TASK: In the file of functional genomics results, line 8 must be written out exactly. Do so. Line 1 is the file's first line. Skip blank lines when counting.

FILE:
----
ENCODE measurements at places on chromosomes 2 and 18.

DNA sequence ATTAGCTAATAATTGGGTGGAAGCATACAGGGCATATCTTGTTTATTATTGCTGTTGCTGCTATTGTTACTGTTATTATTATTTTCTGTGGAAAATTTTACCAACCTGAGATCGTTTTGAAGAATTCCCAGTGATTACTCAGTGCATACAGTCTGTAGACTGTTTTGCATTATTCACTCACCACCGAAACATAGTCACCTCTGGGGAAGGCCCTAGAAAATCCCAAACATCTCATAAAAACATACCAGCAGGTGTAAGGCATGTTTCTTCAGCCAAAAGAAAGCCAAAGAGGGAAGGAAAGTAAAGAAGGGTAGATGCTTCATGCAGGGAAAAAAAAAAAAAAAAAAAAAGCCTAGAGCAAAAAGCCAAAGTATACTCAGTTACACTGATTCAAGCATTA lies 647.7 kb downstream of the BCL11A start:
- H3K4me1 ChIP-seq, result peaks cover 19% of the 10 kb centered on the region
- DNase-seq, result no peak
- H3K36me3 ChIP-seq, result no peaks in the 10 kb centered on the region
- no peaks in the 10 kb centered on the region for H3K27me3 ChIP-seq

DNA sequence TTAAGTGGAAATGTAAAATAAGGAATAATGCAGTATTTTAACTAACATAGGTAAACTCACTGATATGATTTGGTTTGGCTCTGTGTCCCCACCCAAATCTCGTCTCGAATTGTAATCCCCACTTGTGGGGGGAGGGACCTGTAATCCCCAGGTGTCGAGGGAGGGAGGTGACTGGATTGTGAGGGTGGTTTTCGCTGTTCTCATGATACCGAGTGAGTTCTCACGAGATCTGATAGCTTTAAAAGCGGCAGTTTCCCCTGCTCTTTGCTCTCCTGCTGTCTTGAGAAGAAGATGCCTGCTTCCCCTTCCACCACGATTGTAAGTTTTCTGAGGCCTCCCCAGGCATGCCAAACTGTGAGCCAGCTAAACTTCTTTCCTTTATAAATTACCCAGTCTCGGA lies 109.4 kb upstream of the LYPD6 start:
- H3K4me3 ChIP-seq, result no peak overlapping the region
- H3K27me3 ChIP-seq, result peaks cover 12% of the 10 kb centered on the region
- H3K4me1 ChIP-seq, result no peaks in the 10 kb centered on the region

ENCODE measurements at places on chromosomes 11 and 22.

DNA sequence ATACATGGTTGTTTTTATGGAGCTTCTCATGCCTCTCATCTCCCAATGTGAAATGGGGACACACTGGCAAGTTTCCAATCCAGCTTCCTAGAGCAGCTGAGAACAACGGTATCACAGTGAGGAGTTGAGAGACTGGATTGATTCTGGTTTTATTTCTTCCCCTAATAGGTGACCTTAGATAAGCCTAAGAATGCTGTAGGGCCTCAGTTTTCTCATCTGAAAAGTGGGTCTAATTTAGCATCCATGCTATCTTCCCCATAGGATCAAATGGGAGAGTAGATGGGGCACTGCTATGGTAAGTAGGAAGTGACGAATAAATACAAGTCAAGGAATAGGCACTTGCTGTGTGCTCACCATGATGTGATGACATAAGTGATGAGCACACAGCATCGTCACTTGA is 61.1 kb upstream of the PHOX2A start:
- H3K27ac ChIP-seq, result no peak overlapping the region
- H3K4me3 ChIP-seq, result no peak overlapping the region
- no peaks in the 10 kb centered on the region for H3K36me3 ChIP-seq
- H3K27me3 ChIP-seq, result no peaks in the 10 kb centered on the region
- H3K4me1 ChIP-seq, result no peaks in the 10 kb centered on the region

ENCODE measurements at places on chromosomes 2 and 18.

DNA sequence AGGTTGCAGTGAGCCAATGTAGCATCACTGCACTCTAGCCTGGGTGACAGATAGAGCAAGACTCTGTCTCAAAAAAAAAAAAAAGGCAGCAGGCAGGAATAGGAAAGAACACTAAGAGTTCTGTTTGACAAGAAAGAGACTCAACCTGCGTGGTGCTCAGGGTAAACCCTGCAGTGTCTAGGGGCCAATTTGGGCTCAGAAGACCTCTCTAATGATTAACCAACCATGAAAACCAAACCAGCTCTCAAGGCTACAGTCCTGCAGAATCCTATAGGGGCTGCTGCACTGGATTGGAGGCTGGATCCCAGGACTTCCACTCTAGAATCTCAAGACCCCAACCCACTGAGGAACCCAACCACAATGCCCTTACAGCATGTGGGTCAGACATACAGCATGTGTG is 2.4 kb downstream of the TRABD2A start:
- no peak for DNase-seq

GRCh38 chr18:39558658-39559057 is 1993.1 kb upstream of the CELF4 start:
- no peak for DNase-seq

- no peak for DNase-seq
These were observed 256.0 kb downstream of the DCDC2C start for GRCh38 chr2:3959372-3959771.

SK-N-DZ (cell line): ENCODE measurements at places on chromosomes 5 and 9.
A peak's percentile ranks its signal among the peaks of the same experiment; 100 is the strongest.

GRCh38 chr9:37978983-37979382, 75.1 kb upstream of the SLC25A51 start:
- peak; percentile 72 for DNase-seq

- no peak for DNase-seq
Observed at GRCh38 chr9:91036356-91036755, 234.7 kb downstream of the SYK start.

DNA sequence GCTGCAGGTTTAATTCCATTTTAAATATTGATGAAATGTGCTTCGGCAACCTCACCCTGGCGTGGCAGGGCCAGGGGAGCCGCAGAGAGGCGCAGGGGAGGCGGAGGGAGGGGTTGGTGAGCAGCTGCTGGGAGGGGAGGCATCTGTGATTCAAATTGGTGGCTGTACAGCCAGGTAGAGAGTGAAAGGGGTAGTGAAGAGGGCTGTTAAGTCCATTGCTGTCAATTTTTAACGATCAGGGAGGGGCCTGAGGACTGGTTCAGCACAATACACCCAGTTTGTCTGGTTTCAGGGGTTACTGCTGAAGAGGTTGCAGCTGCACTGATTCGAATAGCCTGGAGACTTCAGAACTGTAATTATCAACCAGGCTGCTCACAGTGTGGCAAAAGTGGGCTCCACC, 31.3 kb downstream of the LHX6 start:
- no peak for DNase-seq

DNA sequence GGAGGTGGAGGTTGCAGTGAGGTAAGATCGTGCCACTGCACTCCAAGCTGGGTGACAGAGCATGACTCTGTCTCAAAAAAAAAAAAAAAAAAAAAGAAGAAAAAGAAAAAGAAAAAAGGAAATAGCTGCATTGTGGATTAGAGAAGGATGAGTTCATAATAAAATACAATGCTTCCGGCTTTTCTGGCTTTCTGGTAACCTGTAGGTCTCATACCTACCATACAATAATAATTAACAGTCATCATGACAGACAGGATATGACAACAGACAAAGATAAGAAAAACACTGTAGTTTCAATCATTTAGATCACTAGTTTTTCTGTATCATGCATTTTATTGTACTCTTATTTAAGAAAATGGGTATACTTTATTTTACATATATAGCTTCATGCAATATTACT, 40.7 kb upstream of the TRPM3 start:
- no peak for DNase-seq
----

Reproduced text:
- H3K4me3 ChIP-seq, result no peak overlapping the region